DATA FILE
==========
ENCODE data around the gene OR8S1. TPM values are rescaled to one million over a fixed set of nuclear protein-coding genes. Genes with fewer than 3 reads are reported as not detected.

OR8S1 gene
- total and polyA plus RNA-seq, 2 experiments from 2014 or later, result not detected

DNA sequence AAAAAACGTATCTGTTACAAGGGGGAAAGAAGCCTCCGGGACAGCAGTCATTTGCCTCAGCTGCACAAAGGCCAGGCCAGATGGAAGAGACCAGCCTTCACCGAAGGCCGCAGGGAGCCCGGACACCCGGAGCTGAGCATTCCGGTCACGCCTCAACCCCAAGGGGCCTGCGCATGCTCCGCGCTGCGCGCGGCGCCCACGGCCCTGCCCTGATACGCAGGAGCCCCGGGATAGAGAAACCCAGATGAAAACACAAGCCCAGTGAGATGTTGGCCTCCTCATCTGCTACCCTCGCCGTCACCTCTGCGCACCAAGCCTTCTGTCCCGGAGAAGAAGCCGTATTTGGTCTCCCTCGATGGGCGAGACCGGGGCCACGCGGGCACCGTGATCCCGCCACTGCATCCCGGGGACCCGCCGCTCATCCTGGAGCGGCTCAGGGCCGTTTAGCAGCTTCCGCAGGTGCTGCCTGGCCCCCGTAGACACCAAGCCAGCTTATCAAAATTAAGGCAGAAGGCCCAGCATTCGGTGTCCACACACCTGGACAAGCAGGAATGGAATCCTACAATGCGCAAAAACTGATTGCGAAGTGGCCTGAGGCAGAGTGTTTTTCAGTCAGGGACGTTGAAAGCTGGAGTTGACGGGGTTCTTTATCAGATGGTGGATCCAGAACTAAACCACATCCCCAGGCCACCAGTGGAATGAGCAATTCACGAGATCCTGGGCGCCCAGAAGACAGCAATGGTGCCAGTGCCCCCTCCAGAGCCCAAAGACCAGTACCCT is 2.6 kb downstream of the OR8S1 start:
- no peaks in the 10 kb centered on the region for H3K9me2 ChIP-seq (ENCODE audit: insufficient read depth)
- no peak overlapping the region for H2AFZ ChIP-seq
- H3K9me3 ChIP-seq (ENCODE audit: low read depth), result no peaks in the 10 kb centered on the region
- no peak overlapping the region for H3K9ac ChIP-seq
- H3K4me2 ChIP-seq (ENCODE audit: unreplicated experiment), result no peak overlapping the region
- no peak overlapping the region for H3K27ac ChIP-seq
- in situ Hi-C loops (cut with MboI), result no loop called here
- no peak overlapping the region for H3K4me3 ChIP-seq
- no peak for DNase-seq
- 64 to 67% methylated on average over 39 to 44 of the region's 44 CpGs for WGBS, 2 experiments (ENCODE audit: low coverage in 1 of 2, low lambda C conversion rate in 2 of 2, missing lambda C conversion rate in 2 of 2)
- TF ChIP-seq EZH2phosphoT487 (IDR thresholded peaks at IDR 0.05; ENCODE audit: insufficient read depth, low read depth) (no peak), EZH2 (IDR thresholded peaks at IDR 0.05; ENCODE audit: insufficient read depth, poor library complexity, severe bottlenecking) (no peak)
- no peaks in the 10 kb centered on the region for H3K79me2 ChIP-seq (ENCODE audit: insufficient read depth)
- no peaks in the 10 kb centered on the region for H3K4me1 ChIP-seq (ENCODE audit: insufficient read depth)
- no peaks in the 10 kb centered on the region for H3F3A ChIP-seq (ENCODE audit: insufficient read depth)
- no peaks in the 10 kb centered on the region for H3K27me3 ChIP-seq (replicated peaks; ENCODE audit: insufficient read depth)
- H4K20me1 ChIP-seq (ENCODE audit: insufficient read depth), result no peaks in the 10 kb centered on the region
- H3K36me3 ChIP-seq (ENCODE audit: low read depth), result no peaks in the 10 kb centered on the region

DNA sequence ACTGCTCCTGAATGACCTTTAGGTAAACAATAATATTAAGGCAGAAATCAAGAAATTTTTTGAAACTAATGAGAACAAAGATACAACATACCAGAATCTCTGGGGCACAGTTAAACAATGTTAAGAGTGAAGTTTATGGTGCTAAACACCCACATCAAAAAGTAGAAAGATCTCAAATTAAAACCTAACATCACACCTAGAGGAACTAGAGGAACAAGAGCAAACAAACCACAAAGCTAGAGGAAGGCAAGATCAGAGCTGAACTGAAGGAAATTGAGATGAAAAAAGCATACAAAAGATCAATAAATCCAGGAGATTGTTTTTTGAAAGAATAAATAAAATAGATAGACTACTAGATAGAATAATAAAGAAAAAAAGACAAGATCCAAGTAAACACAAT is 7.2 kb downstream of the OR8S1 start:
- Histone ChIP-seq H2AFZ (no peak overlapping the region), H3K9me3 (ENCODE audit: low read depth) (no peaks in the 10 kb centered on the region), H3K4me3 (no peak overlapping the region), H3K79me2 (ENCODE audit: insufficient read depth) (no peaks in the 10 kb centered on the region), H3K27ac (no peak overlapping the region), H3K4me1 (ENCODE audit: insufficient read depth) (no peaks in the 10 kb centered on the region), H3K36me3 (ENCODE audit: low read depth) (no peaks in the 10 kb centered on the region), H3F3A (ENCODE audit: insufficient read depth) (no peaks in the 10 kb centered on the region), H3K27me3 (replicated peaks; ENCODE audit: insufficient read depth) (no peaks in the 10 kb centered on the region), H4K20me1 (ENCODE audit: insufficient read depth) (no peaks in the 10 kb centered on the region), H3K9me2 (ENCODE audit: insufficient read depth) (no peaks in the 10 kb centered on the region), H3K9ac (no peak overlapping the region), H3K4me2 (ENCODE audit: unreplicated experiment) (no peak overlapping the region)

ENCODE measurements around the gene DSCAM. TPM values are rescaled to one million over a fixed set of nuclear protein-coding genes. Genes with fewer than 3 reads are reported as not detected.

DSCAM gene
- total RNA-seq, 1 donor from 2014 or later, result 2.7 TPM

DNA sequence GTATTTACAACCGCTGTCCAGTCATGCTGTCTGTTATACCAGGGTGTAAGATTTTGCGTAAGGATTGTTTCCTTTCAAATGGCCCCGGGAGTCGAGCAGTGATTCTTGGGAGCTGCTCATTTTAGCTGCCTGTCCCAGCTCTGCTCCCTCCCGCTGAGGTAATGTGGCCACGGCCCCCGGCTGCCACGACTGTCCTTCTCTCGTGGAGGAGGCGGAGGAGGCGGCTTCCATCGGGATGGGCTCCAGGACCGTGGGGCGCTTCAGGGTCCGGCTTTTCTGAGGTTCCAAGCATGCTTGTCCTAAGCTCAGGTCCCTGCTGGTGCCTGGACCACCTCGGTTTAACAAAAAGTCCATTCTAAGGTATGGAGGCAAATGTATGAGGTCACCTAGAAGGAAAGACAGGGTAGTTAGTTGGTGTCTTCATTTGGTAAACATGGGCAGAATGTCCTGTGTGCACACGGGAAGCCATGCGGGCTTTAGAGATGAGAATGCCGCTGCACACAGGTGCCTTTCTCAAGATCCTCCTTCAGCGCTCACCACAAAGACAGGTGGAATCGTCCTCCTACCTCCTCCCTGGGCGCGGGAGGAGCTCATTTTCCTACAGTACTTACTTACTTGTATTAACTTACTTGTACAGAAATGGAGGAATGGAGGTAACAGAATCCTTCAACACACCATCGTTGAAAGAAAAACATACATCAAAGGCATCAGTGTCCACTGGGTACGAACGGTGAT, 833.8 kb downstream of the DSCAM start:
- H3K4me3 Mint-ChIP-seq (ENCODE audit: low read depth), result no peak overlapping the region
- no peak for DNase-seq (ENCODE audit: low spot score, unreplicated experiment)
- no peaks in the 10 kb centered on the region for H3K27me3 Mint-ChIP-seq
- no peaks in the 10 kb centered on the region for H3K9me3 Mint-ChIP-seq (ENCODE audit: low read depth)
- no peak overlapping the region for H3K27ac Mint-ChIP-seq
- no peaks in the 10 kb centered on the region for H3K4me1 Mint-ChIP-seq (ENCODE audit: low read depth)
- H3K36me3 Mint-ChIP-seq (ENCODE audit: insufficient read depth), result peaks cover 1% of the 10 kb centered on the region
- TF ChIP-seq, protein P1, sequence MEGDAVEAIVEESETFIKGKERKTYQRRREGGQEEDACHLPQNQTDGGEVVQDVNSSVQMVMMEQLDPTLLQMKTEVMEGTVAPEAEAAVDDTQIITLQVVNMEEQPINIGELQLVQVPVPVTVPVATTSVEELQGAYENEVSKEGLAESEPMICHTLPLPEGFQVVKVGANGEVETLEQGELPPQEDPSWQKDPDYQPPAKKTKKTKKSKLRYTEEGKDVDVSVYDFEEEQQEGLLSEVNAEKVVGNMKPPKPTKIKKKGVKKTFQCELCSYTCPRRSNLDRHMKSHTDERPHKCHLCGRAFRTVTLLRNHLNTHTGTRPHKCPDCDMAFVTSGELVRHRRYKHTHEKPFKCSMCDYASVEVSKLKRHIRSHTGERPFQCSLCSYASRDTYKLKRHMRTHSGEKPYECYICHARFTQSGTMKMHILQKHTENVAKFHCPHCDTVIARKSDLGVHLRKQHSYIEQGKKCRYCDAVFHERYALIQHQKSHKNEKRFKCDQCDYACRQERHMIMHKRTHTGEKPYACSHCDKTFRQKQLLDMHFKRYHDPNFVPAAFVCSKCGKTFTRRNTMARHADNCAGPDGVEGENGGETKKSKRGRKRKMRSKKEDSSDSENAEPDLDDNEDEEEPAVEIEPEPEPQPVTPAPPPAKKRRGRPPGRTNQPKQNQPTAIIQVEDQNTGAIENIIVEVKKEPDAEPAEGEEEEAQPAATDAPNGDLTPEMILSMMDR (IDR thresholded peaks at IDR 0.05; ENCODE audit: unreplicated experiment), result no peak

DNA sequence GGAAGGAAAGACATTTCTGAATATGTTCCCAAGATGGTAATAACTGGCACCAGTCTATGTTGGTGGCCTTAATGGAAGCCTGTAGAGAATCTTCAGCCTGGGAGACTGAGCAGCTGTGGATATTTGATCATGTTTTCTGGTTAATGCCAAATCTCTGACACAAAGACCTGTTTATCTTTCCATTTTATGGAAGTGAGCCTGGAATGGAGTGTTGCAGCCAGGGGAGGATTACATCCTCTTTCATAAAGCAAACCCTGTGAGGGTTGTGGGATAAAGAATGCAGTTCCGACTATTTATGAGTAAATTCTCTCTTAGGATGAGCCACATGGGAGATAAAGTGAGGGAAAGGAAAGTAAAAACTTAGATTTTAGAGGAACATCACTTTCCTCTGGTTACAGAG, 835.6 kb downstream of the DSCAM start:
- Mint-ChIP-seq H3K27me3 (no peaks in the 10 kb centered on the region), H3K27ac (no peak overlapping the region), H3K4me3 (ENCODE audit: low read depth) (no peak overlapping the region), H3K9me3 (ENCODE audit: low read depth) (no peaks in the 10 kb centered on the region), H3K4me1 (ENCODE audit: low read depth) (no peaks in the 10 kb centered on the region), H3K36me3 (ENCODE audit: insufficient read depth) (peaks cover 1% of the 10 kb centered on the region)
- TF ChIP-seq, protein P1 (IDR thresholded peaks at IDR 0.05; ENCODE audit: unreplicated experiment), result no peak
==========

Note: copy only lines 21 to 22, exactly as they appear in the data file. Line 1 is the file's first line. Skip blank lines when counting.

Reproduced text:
- H3K36me3 ChIP-seq (ENCODE audit: low read depth), result no peaks in the 10 kb centered on the region

DNA sequence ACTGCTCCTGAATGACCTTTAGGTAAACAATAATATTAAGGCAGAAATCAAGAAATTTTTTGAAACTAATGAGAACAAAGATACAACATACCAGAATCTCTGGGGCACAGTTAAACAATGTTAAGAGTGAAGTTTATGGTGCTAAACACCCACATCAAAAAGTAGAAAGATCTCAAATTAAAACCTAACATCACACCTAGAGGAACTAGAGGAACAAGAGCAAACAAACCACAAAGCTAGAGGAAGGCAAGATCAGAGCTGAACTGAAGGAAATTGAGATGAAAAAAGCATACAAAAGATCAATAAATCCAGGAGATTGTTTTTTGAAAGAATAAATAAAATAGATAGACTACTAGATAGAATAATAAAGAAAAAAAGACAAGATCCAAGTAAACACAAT is 7.2 kb downstream of the OR8S1 start: